For lovers of baseball statistics, Zack Greinke is a gift. Like no other pitcher of his time, he is an endless source of intrigue, anomaly, and fascinating quirks. And just before the 2012 season came to a close this past fall, Zack gave us one more statistical prize when he left the mound in Anaheim on September 26th. With all the drama and commotion of the final week of regular season play, we almost let this rare and beautiful gem zip right passed us unnoticed.
|Zack Greinke, W (15-5)||5||7||1||1||2||13||1||3.42||24||110||70||25||21||24||4||5||3||0||60||0.159||1.24||1.3|
Greinke struck out 13 Mariners in just 5 innings that day, or 54% of all the batters he faced. This is a remarkable feat on it's own, but it only gets stranger. He additionally allowed just 2 walks and one HR, for a daily FIP of just 1.69. So, according to DIPS, Greinke had himself one hell of a fine performance that evening. But it wouldn't be a Greinke Gift, of course, if he didn't also allow 75% of his Balls in Play to sneak in as Hits.
At no other point in the past decade has a starting pitcher gone at least 5 innings with a FIP under 2 given up so many hits per ball in play. This may seem almost typical of Greinke at this point, but, as it turns out, this sort of FIP/BABIP discrepancy was exceptionally rare not just for Greinke, but also for recent baseball history:
Highest BABIP games with FIP below 2.0 since 2002
*FIP values do not include IBB
Strangely, Stephen Strasburg's outing on the evening of May 10th this same very season is the only sub-2 FIP game to feature a BABIP almost as bad as Greinke's. Strasburg also struck out 53% of the Pittsburgh batters he faced over the course of 6 innings that night, but when the Bucs made contact they reached base over 70% of the time.
When we think of a pitcher being 'on', it typically involves striking out a significant percentage of the batters that come to the plate, while also limiting his walks and homeruns to at least a respectable rate. We assume that weak contact typically follows great stuff, and therefore low Hit rates and BABIP. But every now and then, baseball sneaks in one of these wonderfully strange statistical gems, which we may not appreciate at first glance.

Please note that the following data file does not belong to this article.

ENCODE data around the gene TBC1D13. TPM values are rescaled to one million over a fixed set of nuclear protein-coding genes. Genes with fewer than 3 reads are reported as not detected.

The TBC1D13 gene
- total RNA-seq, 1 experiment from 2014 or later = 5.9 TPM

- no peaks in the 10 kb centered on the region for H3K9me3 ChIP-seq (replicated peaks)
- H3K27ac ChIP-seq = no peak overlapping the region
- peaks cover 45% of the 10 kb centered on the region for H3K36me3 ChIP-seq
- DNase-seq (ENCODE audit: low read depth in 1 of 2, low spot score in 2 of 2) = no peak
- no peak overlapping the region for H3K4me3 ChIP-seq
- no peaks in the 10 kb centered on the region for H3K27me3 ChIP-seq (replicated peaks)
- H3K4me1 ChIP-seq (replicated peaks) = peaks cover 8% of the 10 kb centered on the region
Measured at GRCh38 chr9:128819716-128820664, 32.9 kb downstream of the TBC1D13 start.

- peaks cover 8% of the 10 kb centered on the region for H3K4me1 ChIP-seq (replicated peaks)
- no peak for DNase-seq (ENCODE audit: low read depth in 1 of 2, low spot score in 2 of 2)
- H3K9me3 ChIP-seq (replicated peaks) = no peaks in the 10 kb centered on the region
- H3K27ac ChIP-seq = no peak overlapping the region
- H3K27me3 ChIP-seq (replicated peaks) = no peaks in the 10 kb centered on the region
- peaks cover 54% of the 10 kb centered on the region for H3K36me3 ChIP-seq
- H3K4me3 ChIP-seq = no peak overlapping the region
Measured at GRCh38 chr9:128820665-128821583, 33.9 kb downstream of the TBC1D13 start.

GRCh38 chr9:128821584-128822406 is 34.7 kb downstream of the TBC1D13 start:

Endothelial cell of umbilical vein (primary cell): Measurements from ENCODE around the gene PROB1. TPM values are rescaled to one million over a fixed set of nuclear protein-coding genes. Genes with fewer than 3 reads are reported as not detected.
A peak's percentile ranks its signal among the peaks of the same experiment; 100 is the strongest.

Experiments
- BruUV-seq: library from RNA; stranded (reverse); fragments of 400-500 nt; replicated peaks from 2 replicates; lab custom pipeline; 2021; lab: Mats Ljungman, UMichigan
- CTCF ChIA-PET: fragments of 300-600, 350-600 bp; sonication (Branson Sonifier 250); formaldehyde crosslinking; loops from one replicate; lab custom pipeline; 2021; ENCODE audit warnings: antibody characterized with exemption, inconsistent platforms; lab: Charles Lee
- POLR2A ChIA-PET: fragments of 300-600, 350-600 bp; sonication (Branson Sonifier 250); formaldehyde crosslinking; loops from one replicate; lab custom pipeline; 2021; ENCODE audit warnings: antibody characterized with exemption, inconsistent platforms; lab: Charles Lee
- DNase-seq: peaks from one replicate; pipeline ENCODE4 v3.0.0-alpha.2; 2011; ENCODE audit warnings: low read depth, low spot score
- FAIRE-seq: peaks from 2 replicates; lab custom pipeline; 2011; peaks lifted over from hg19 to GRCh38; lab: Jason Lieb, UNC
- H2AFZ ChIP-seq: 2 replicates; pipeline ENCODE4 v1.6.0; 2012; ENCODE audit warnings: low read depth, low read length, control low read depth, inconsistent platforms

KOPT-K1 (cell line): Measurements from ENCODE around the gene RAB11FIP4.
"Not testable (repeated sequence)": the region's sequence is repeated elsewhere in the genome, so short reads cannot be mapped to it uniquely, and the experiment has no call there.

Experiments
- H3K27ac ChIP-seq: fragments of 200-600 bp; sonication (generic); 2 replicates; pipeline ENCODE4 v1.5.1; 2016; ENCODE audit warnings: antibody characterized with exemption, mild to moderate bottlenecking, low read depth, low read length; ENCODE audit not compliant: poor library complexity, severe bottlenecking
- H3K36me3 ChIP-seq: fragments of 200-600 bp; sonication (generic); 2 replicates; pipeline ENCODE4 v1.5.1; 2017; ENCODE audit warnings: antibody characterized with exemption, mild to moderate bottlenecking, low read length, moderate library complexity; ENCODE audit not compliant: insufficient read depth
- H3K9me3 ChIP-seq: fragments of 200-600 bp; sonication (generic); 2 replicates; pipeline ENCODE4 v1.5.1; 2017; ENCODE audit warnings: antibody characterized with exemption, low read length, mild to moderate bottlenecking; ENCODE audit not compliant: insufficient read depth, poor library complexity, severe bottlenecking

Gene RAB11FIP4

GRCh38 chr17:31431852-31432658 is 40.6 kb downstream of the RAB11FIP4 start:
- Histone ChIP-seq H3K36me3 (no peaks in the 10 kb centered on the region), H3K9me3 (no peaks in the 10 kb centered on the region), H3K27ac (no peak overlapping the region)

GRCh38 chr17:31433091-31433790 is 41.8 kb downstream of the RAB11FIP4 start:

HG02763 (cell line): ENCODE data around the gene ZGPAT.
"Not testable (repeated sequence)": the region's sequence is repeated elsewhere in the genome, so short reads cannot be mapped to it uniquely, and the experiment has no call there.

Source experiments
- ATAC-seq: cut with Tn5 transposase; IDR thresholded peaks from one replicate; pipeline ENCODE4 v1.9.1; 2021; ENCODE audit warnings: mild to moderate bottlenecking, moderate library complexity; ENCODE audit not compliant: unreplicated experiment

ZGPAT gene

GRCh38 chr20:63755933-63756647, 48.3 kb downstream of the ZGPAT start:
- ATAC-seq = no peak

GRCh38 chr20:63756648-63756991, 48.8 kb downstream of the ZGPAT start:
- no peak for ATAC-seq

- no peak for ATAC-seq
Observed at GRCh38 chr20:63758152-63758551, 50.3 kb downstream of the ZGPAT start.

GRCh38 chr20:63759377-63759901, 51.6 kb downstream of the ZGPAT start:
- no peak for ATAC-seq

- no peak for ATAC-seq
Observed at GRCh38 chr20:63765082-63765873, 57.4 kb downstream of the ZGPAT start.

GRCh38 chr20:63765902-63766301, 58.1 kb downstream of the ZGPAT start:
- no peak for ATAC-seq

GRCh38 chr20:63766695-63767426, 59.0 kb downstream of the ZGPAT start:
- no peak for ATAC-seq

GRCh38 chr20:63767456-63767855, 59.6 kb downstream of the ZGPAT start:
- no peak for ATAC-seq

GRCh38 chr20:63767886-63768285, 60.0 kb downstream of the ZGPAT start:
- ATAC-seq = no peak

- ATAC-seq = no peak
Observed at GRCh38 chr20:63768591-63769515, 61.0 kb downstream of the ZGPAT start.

Consider that there has only been one sub-2.0 FIP performance since 1950 where a pitcher has allowed a higher BABIP than Greinke's 9-25-2012. And to find it, you'll need to rewind the clock all the way back to 1966 when Sam McDowell took the mound against The Detroit Tigers.
Highest BABIP games with FIP below 2.0 since 1950
*FIP values do not include IBB
McDowell's excellent fielding-independent skills were enough to combat the poor BABIP he endured during that outing (whether it was the result of poor defense or just dumb luck). The same can be said for Strasburg and Greinke's performances in 2012, as all three pitchers managed to exit the game with just 1 earned run charged to their name. But the baseball gods were not nearly as kind to Chris Bosio on April 18th, 1993. Bosio similarly struck out an exemplary 12 opposing batters over the course of 6 innings, but surrendered 6 runs on 10 hits in that time as well. That adds up, of course, to a 9.00 ERA in 6 innings, while boasting a remarkable FIP of just 0.49. Of this group, only Kevin Millwood's game from June of 2008 was more of a disaster.
Millwood just barely sneaks under the arbitrary 2.00 FIP cut-off at 1.93, but that doesn't mean his performance that night was pedestrian. Well, at least not from a DIPS standpoint, that is. Millwood struck out more than a batter an inning, allowed no home runs, and walked a reasonable amount of the batters he faced (7%)-- all evidence that Millwood was on his game that evening. But he was hit hard for 7 runs on 12 hits all amounting to a miserable 12.60 ERA and an astonishing 10.7 disparity between his ERA and FIP that game. Amazingly, Millwood's gargantuan 10.7 "E-F" that game at the hands of that wickedly evil .706 BABIP ranks just 64th in E-F games from 1950-2011.
Of course the in-game sample of just 5 or 6 innings can never presume to tell us much about a pitcher's performance, so keep in mind these strange statistical events aren't worth much more than entertainment for those of us who are (for whatever nerdy reason) entertained by such things. But having said that, does it surprise you at all to learn that Zack Greinke, of all pitchers, ranks at the top of a list measuring a FIP and BABIP disparity? A clear and confident "No" is the only possible answer to that question.
God bless you, Zack, you continue to fascinate me.
Thanks to Retrosheet and Baseball-Reference for the data.
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